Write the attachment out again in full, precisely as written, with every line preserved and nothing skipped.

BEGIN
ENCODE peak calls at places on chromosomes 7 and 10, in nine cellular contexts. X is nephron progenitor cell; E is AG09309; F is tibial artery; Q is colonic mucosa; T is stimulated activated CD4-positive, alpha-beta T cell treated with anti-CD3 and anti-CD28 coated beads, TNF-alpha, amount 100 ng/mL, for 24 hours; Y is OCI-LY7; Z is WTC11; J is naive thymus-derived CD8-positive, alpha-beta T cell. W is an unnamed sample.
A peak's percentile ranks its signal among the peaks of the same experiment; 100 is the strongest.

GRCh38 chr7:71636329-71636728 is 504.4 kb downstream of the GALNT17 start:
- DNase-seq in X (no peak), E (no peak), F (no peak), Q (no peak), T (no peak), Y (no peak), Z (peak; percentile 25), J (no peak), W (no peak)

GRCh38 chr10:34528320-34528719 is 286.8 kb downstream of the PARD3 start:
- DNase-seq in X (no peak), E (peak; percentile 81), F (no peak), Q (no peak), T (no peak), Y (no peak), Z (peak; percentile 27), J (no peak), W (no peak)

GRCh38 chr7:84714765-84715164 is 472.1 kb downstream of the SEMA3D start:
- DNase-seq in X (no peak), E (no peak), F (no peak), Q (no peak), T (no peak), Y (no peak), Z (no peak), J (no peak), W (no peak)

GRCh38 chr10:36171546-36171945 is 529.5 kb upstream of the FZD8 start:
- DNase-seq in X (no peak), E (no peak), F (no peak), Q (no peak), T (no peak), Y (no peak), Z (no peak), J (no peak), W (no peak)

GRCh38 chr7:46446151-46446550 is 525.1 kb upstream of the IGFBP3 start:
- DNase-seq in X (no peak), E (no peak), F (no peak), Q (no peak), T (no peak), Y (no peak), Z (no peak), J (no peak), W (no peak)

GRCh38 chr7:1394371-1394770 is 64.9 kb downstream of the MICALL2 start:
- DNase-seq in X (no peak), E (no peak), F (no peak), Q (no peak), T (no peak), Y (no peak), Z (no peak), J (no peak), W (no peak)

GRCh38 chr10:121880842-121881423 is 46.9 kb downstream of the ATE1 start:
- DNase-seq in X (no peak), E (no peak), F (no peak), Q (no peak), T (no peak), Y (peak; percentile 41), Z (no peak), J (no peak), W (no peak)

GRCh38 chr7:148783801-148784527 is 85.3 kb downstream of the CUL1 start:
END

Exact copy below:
ENCODE peak calls at places on chromosomes 7 and 10, in nine cellular contexts. X is nephron progenitor cell; E is AG09309; F is tibial artery; Q is colonic mucosa; T is stimulated activated CD4-positive, alpha-beta T cell treated with anti-CD3 and anti-CD28 coated beads, TNF-alpha, amount 100 ng/mL, for 24 hours; Y is OCI-LY7; Z is WTC11; J is naive thymus-derived CD8-positive, alpha-beta T cell. W is an unnamed sample.
A peak's percentile ranks its signal among the peaks of the same experiment; 100 is the strongest.

GRCh38 chr7:71636329-71636728 is 504.4 kb downstream of the GALNT17 start:
- DNase-seq in X (no peak), E (no peak), F (no peak), Q (no peak), T (no peak), Y (no peak), Z (peak; percentile 25), J (no peak), W (no peak)

GRCh38 chr10:34528320-34528719 is 286.8 kb downstream of the PARD3 start:
- DNase-seq in X (no peak), E (peak; percentile 81), F (no peak), Q (no peak), T (no peak), Y (no peak), Z (peak; percentile 27), J (no peak), W (no peak)

GRCh38 chr7:84714765-84715164 is 472.1 kb downstream of the SEMA3D start:
- DNase-seq in X (no peak), E (no peak), F (no peak), Q (no peak), T (no peak), Y (no peak), Z (no peak), J (no peak), W (no peak)

GRCh38 chr10:36171546-36171945 is 529.5 kb upstream of the FZD8 start:
- DNase-seq in X (no peak), E (no peak), F (no peak), Q (no peak), T (no peak), Y (no peak), Z (no peak), J (no peak), W (no peak)

GRCh38 chr7:46446151-46446550 is 525.1 kb upstream of the IGFBP3 start:
- DNase-seq in X (no peak), E (no peak), F (no peak), Q (no peak), T (no peak), Y (no peak), Z (no peak), J (no peak), W (no peak)

GRCh38 chr7:1394371-1394770 is 64.9 kb downstream of the MICALL2 start:
- DNase-seq in X (no peak), E (no peak), F (no peak), Q (no peak), T (no peak), Y (no peak), Z (no peak), J (no peak), W (no peak)

GRCh38 chr10:121880842-121881423 is 46.9 kb downstream of the ATE1 start:
- DNase-seq in X (no peak), E (no peak), F (no peak), Q (no peak), T (no peak), Y (peak; percentile 41), Z (no peak), J (no peak), W (no peak)

GRCh38 chr7:148783801-148784527 is 85.3 kb downstream of the CUL1 start: